The Corsican flag is one of the main symbols of the island of Beauty.
General Pascal Paoli proclaimed Corsica’s independence as a nation in its own right adopted with the “A Bandera Corsa” in 1755.
The flag represents the profile of a Moorish head wearing a white bandana. This symbol is black on a white background.
But, the origin of the Corsican flag is not really determined, indeed, there are several legends on this subject:
A young Corsican girl named Diana was reportedly kidnapped in the 13th century by “Moors” to be sold as a slave to the King of Granada. But, her fiancé, Pablo managed to free her. Furious, the King of Granada sent his lieutenant Mansour to recover the fugitive. As a result, a battle broke out between the Corsicans and the Moors, won by the Corsican people, Pablo beheaded Lieutenant Mansour. Resultingthe head of Moor appeared on the Corsican flag.
For many years, Corsica has suffered various invasions that escalated in bloodiness. During their victories and in particular against the “Moors”, the Corsicans reportedly beheaded and impaled their heads on spikes to deter future invaders. These heads would have become the symbol of defence of the Corsican people.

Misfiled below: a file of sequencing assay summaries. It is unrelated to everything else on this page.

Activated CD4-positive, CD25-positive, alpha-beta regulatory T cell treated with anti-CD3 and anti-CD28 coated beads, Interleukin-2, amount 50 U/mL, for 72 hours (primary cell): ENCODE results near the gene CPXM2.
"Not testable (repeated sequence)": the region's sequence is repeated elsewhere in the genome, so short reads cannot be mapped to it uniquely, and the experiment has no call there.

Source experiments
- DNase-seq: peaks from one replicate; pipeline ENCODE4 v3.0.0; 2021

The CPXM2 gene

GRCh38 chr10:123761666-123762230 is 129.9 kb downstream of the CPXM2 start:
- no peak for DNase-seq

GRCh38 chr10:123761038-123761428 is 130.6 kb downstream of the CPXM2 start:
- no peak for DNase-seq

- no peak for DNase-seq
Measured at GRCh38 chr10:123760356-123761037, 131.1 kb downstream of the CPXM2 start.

The latter legend would be considered the most “plausible” in the eyes of historians.
The Moor’s head is said to have come from the Aragonite period. Indeed, in those days, the Aragonite kingdom dominated the Mediterranean islands, including Corsica, for a very short period of time. It would therefore be in this way that the head of Moor would have appeared on the Corsican flag.
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- A rich history
- The origin of the Corsican flag